Historically at Apivita, there have been a couple of people focused on recruiting, however the focus of the experience was very tactical. The creation of the HR group has helped recruiting gain a far more strategic focus and a closer partnership with senior management.
The new head of recruiting described the three the different parts of his responsibilities:
Partnering with management to understand their staffing needs and the financial implications of the recruiting goals;
Determining how to recruit and executing effectively; and
Keeping Apivita educated about the marketplace trends for labor. Today, most openings exist consequently of expansion and since it is trying to reduce the number of contractors it uses. At about 11 percent, turnover can be regarded as fairly low.
Apivita actively recruits college or university graduates into an entry-level training curriculum and comes with an internship program for school students. The schools focused on include: local colleges and universities; colleges where the retail side of Apivita recruits heavily; and schools with significant amounts of minority students and strong technical training programs. There's a one-person university recruiting team in HR that works together with a number of managers who make campus visits. Following the on-campus interviews, promising applicants are invited to Apivita for a far more intense round of interviews.
Apivita searches for applicants who are attracted to a big company environment. With business units in retail, financial, services, and marketing, Apivita offers a multitude of career opportunities. A couple of evidently defined requirements for entry-level hires. Candidates must be economic-business administration science majors or took at least two programming courses. Those who find themselves not such science majors receive an aptitude test on campus. Candidates have a pre-employment test called the Leadership Skills Inventory that measures various skills that predict success in the Apivita environment.
During "recruiting season, " the interviewers meet weekly to choose to whom they will make offers. These individuals are hired into a pool, definitely not specific positions. (Senior management determines the target number of entry level staff needed every year. In 1997 it was20-30; in 1998 the mark is 15 for headquarters plus 15 for the Thessaloniki group. ) The entry-level hires go through a 4-week training curriculum that is run twice per year. The training focuses on structured programming methods and Apivita's system development methodology, utilizing a mixture of lectures and case studies. By the end of the program, the new hires are assigned to a regular position.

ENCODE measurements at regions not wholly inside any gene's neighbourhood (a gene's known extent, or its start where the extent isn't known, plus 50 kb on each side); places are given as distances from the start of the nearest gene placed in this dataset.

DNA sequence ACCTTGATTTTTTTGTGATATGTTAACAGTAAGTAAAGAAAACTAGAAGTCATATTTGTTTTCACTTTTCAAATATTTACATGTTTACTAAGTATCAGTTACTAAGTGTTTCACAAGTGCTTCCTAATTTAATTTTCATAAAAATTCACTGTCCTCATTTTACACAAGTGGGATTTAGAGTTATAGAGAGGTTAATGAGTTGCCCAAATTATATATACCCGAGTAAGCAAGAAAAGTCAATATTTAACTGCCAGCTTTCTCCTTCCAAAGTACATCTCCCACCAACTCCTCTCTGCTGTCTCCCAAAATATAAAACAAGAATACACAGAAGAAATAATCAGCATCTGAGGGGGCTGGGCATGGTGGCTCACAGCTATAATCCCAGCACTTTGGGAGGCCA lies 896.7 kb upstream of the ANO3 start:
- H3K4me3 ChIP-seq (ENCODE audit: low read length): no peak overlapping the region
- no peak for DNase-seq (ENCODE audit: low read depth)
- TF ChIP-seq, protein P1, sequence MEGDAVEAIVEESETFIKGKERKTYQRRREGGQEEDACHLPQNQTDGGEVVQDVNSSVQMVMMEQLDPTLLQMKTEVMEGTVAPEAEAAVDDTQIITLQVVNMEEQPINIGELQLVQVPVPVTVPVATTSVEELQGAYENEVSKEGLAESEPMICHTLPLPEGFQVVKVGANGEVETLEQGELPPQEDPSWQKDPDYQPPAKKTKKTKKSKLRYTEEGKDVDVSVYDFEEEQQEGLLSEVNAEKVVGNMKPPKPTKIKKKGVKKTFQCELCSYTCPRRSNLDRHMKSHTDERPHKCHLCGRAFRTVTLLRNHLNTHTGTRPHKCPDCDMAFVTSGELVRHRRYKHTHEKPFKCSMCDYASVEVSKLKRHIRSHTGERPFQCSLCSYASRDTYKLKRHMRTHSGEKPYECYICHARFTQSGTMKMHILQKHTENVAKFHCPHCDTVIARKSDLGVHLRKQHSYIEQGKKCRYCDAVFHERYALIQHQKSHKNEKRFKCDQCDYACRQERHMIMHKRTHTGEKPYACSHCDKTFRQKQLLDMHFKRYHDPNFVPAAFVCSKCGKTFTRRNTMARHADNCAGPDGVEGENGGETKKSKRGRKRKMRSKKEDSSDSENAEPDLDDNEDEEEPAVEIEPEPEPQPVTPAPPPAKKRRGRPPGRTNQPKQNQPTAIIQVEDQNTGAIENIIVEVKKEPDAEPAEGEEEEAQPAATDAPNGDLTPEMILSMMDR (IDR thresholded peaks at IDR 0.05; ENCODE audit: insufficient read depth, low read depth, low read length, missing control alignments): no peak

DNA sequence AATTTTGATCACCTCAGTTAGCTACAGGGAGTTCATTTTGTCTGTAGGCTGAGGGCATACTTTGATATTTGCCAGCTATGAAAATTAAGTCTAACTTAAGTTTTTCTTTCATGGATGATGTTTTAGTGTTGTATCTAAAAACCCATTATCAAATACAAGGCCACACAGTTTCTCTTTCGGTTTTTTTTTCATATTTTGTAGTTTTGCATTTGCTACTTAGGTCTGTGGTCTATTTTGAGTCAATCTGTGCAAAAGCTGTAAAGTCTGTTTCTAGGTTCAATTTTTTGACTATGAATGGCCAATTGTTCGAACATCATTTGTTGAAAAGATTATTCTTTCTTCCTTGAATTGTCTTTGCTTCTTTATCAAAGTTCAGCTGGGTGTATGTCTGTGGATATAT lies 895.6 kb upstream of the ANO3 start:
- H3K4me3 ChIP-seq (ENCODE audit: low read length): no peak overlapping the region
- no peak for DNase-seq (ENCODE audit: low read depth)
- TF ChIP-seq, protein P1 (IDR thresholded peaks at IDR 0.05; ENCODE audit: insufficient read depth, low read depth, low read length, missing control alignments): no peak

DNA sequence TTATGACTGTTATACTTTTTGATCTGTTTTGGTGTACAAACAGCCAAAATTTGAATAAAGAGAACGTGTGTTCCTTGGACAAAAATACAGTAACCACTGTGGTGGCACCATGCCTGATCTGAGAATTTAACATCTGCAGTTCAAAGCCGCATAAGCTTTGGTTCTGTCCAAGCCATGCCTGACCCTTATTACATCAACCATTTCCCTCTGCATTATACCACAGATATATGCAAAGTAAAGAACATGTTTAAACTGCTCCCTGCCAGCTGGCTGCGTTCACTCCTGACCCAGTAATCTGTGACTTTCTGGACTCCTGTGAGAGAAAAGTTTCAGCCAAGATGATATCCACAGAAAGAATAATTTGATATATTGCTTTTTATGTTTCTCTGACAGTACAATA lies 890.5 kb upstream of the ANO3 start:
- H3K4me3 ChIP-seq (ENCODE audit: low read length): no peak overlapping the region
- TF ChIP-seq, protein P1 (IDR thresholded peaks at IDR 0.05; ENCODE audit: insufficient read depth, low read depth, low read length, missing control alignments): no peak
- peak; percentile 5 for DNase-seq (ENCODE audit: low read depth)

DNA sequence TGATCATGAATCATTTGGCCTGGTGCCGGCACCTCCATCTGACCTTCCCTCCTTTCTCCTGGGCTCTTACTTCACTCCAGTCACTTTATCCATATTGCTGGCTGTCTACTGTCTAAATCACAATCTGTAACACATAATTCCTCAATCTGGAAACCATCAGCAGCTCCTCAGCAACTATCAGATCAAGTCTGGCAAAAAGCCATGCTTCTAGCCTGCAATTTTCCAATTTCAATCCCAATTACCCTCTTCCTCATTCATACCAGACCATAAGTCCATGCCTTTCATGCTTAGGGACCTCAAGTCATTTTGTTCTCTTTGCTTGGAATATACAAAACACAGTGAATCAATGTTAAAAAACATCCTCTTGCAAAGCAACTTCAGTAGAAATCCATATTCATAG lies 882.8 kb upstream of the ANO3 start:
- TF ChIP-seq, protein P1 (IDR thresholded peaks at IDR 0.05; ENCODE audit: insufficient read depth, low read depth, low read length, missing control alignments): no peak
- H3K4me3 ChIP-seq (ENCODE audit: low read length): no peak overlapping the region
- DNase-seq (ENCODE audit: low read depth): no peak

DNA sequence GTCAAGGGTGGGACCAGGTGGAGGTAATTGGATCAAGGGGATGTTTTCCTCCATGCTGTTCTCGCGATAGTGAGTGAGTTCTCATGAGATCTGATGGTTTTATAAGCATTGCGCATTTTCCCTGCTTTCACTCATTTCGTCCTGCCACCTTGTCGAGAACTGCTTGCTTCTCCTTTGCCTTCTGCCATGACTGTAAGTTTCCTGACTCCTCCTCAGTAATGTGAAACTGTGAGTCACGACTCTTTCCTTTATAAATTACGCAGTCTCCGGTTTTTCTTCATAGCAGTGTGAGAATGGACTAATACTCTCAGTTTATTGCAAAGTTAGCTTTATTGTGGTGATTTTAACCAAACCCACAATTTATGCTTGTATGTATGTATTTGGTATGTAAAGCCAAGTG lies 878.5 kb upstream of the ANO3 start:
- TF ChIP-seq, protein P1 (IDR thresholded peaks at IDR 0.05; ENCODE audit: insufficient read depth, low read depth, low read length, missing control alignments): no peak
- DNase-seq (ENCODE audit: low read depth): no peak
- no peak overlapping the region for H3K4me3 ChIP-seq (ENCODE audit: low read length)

Apivita in addition has established a training program together with Greek Economic University and Pharmaceuticals School. Apivita supplies the resources and assists with curriculum development for special programs that teaches programming and pharmacy administration to undergraduates not majoring in economical science. Apivita expects the program to improve the pool of diversity applicants qualified for, and thinking about, entry-level positions-and hopes to attract a share of them.
In addition to school recruiting, Apivita hires experienced staff from a number of sources. Agencies were the foundation around 20 percent of the experienced hires, with the next most significant source job fairs and print ads.
Apivita was a pioneer in the utilization of employee attitude surveys, although the practice was discontinued in the mid-1980s. In the first 1990s, the survey was rejuvenated. Corporate HR updated the questionnaire, with input from over twenty-five employee focus groups, and embarked on two-year cycles for administering the new "MY ESTIMATION Counts" (MOC) survey.
In conjunction with the "employee-customer-profit" model and TPI indicators mentioned previously, data from the MOC surveys received to the consulting firm that helped develop and validate the models. As the MOC became a strategic business measure for the model, the decision was made to survey every employee annually, a large undertaking from a logistical viewpoint. In 1997, close to 200 surveys were distributed and approximately 150 employees responded.
There are 90 core questions in the MOC and sections can truly add 25 questions tailored to their area. THE ORGANIZATION HR manager responsible for the MOC process meets with the HR managers available units to ascertain these additional questions and to determine what types of reports will be distributed to whom, when the email address details are in. Corporate HR provides training, including a videotape of instructions, for those who will be administering the survey. Corporate HR also provides supporting materials to go with the reports of the results, including a videotape of the mock feedback session and recommendations for how to react to questions about specific issues. A very important area of the MOC process is the feedback sessions that managers conduct with the associates after getting the results because of their areas.